The chest is about 40 cm long, with a slight smaller height, which Prof. Niwiński said “was perfectly camouflaged, looked like an ordinary stone block.”

Apart from the pharaoh’s name, the symbolism of the other objects they found also points to the fact, that the deposit was made in his name.

Thutmose II was the husband of the famous queen and his half-sister, Hatshepsut, though their marriage was most probably dictated by dynastic interest.

Thutmose was only 13 when they wed and died three years later in 1479 BC.

Deir el-Bahari has been the site of work for Polish archaeologists for almost 60 years since the father of Polish archaeology, Professor Kazimierz Michałowski, led a mission in 1961 to document and preserve the Mortuary Temple of Hatshepsut.

During his reign, he was overshadowed by his wife, who would later crown herself pharaoh and become one of the best-known rulers of ancient Egypt.

The stone chest’s discovery, now made public, took place in March last year. The archaeologist continued their work in October 2019, but so far they haven’t found the entrance to the royal tomb.

A faience box in the shape of a chapel contained the name of Pharaoh Thutmose II who was the husband of the famous queen and his half-sister Hatshepsut.

Still, Prof. Niwiński is optimistic that they are close to uncovering an untouched Royal tomb.

Deir el-Bahari has been the site of work for Polish archaeologists for almost 60 years. It started in 1961, when the father of Polish archaeology, Professor Kazimierz Michałowski, led a mission to document and preserve the Mortuary Temple of Hatshepsut.

Scientists identify ‘mummy juice’ in an Egyptian sarcophagus

Scientists identify ‘mummy juice’ in Egyptian sarcophagus

In Alexandria, Egypt, there was opened a mysterious black granite sarcophagus that dated back to the time Alexander the Grand invaded the city in 331 B.C., has been opened.

This 2,000-year-old black, granite sarcophagus was found in Alexandria, Egypt. Inside, archaeologists found a mix of sewage and skeletons.

The finding was believed that the huge sarcophagus contained Alexander’s remains at the beginning of this month and that opening the sealed and foreboding-looking box would unleash a curse. Neither seems to be true … unless stinky sewage causes some sort of torment.

Archeologists discovered inside the sarcophagus the bones of three skeletons along with the waste. These may be those of soldiers, Egypt’s antiquities ministry said in a statement.

Pictures released by the ministry show the sarcophagus full of the liquid sewage, which must have seeped in at some point.

Analysis of the skeletal remains is ongoing, but initial results suggest that one of the individuals found in the sarcophagus suffered a blow from an arrow, the ministry said in the statement.

No inscriptions or works of art have been found on the outside or inside of the sarcophagus so far. It’s also unclear what artifacts, if any, were buried with the skeletons, the researchers said. An alabaster head of a man was found near the sarcophagus when it was discovered.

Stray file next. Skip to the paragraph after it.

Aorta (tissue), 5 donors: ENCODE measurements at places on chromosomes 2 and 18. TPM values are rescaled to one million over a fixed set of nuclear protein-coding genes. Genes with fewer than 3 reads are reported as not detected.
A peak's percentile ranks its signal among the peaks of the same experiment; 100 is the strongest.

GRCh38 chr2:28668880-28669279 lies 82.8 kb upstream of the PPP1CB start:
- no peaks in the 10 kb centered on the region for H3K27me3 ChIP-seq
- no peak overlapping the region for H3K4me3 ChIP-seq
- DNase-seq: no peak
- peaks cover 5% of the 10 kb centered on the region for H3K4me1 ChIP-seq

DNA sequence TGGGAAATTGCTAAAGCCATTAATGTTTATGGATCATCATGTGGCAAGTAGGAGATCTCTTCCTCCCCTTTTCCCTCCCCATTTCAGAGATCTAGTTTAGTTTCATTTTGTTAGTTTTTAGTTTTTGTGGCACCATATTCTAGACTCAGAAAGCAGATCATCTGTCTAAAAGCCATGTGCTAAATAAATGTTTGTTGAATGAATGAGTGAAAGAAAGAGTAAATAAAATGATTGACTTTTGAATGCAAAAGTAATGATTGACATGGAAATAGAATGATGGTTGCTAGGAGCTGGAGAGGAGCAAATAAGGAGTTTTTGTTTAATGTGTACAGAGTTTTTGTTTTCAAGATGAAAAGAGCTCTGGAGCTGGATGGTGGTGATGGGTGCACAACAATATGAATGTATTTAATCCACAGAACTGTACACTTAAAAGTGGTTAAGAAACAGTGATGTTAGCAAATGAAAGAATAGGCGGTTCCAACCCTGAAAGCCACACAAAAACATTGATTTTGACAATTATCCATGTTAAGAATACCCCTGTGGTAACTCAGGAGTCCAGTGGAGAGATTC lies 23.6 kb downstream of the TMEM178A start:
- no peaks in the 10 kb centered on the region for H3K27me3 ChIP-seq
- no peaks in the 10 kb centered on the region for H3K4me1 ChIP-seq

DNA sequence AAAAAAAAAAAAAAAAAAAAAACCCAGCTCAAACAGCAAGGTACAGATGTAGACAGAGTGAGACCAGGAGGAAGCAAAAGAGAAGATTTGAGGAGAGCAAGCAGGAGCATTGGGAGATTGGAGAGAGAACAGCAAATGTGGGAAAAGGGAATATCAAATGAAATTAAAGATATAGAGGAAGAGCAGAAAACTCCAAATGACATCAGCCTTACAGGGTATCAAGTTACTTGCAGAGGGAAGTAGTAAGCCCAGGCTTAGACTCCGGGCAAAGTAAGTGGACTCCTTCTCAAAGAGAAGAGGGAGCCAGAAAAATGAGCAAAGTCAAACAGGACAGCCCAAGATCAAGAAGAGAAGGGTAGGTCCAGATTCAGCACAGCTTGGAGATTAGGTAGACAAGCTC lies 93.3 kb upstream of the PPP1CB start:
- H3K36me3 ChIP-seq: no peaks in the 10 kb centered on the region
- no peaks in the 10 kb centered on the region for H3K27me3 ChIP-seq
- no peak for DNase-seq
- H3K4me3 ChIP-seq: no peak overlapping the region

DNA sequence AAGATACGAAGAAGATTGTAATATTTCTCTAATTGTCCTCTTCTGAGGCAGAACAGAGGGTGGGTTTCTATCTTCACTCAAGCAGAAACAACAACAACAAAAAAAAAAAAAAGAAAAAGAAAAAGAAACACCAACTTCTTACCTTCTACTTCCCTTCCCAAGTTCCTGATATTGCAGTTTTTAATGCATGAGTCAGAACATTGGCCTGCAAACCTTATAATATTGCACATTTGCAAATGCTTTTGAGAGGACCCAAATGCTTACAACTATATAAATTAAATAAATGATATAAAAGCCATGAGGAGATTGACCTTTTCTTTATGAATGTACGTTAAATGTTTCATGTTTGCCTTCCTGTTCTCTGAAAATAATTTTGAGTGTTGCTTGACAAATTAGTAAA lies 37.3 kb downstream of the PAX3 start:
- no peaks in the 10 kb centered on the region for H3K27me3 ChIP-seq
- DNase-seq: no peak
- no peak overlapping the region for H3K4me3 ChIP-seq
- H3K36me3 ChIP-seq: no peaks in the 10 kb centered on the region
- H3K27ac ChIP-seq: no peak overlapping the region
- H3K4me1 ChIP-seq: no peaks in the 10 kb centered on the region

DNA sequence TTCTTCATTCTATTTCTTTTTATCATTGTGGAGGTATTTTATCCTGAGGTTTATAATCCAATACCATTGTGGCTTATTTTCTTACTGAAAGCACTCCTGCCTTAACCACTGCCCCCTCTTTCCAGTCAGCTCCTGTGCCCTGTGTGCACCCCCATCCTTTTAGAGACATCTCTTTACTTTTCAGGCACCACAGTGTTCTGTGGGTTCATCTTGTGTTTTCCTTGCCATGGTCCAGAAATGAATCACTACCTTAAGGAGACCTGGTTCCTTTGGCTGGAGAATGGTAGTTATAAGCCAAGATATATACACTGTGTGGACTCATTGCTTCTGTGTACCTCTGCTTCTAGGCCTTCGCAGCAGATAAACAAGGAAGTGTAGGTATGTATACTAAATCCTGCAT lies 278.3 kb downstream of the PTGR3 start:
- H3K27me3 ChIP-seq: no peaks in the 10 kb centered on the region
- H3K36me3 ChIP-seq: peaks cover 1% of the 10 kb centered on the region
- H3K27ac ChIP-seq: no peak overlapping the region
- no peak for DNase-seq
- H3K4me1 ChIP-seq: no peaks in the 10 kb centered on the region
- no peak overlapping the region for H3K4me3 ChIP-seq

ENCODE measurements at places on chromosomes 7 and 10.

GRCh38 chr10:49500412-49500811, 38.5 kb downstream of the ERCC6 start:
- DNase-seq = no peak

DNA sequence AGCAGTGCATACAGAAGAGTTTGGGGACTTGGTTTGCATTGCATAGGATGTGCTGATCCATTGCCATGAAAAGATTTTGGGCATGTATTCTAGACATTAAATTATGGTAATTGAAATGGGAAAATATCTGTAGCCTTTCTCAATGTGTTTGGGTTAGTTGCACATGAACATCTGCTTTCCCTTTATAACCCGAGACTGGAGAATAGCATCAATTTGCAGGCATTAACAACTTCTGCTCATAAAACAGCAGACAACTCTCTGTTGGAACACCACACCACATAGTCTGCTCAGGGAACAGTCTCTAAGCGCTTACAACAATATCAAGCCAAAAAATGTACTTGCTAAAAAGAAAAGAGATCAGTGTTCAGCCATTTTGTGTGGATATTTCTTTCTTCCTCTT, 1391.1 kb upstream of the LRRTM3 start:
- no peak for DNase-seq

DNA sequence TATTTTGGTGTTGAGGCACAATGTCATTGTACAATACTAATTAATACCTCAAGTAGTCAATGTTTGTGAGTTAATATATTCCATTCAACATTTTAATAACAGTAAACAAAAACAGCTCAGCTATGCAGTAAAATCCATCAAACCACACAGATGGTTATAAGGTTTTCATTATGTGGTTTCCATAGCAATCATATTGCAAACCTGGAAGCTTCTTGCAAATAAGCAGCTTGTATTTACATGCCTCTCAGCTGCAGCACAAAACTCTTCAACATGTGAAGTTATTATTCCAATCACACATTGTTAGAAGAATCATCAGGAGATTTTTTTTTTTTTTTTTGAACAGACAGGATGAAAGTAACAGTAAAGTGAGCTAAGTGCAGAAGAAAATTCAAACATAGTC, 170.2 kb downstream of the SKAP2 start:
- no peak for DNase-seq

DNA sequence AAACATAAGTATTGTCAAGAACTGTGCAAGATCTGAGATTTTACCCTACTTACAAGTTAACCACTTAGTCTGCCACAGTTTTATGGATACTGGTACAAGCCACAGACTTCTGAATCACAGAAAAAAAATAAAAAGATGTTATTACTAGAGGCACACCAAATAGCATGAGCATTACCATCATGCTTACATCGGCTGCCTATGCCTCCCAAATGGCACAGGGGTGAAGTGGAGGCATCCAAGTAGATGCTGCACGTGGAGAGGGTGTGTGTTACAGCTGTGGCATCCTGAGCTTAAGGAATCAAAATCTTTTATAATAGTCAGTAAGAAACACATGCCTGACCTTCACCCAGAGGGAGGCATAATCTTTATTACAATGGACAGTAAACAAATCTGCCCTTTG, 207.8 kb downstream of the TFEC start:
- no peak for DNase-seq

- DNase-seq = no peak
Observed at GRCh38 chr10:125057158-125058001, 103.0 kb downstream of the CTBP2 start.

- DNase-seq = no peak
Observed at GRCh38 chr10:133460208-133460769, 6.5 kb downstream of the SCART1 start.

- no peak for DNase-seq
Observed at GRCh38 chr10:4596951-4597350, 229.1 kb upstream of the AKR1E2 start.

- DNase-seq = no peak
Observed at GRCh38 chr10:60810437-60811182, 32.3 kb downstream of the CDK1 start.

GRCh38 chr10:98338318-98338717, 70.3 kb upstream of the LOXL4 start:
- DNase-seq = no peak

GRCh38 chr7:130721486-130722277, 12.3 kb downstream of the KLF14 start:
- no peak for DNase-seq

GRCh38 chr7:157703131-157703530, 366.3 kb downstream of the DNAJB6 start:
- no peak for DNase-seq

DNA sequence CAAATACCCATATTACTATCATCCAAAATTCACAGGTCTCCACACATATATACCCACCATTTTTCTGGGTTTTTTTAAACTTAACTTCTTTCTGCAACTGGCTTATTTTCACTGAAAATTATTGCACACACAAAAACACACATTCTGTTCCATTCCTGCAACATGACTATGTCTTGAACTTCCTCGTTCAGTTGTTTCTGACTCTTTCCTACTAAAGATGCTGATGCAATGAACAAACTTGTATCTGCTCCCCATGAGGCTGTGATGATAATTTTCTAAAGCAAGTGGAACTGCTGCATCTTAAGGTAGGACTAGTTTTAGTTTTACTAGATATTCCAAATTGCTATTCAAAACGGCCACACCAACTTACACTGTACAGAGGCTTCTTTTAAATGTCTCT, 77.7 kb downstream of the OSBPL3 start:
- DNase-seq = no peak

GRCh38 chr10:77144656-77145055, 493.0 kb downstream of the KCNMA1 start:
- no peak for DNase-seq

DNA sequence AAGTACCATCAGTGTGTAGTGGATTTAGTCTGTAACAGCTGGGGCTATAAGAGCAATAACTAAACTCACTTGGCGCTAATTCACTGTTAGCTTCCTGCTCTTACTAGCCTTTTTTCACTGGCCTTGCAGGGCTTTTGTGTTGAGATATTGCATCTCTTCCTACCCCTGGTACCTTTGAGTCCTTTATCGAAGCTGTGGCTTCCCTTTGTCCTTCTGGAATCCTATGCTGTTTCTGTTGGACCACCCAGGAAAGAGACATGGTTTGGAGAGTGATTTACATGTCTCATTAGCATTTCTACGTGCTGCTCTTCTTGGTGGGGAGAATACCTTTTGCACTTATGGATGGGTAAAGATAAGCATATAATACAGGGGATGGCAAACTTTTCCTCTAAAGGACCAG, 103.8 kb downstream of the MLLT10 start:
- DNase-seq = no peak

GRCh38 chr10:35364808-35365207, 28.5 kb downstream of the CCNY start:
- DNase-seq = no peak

Archaeologists with Egypt’s Ministry of Antiquities prepare to open the black granite sarcophagus.

The sarcophagus, which is nearly 9 feet long, 5 feet wide and 6 feet tall (2.7 by 1.5 by 1.8 meters) — the largest found in Alexandria — was discovered with a thick layer of mortar covering much of it, Mostafa Waziri, secretary-general of Egypt’s Supreme Council of Antiquities, said in a statement released by Egypt’s antiquities ministry.

The mortar led Waziri to suggest that the sarcophagus was never opened after it was buried in Alexandria. It’s uncertain if that suggestion is accurate.

The sarcophagus was discovered by archaeologists from the Ministry of Antiquities who were inspecting an area of land in the Sidi Gaber district of Alexandria before construction took place. Researchers opened the sarcophagus at the site where it was discovered.

The opening of the sarcophagus creates a series of new mysteries for Egyptologists to tackle: Who were these three people? When exactly did they live? What killed them? Why were they buried in such a giant sarcophagus? What were they buried with (if anything)? And how did so much liquid sewage get into the sarcophagus?

Three skeletons and liquid sewage were found inside the black sarcophagus from Alexandria, Egypt.

After the death of Alexander the Great in 323 B.C., a line of pharaohs descended from one of Alexander’s generals ruled Egypt for centuries. Once the last pharaoh, Cleopatra VII, killed herself in 30 B.C., the Roman Empire took over Egypt.

These pharaohs were involved in numerous wars and conflicts, and it’s possible the three individuals found in the sarcophagus were killed in one of these squirmishes. One of the skeletons shows signs of an arrow injury, suggesting the three may have died in battle. The exact age of the skeletons is unclear.

Why three skeletons, which may be those of soldiers, were buried in a sarcophagus so massive — Waziri said it may be the largest ever found in Alexandria — is also unknown. In ancient Egypt, it was not uncommon for a sarcophagus to be reused, the bodies of its former occupants removed and new occupants put inside. Whether that occurred with this sarcophagus is unknown.  

It’s also unclear what artifacts, if any, were buried with the skeletons. Any objects placed in the sarcophagus could have been destroyed by the sewage or may be found later when the object is studied in more detail.

After the sarcophagus was opened, it was transferred to Alexandria National Museum for conservation and further study.